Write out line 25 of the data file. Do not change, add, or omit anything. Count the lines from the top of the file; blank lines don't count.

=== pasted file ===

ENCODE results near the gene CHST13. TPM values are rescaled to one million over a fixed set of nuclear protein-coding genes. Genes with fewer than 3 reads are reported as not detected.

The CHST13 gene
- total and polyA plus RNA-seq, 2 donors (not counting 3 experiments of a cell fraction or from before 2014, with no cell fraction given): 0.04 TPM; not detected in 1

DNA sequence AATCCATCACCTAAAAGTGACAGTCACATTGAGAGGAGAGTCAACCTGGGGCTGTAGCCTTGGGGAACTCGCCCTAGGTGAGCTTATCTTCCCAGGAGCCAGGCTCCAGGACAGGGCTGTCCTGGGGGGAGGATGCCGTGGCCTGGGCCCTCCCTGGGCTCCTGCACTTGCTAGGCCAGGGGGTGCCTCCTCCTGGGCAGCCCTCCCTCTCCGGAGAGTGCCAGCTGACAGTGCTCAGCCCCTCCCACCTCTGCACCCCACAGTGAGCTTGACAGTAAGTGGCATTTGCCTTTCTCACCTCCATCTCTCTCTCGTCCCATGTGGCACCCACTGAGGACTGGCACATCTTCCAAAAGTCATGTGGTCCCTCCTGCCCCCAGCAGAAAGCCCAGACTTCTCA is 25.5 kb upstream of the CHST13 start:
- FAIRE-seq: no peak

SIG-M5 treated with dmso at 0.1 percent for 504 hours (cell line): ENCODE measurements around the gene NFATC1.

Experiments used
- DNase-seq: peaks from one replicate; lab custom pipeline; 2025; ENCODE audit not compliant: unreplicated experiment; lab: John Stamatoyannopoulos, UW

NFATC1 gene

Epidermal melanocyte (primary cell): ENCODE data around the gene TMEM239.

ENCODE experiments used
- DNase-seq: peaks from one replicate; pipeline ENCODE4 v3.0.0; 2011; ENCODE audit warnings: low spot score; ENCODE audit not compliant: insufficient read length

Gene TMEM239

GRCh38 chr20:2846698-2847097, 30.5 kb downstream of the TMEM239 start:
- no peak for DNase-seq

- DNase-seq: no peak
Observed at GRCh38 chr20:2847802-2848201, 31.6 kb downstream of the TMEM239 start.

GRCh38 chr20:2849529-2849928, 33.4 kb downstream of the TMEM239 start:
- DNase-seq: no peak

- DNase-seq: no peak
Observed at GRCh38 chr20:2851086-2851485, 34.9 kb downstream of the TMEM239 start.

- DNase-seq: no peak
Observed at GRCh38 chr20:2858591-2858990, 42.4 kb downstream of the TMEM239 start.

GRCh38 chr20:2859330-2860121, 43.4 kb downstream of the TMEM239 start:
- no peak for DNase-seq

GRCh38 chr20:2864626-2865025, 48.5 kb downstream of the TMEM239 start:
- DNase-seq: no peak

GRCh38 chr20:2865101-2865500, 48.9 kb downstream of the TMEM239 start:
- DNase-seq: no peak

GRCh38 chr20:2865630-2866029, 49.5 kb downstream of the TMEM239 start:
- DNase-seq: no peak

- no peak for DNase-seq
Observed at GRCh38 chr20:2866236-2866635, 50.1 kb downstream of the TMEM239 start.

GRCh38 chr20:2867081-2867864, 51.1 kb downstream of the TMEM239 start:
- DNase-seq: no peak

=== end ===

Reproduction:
- no peak for DNase-seq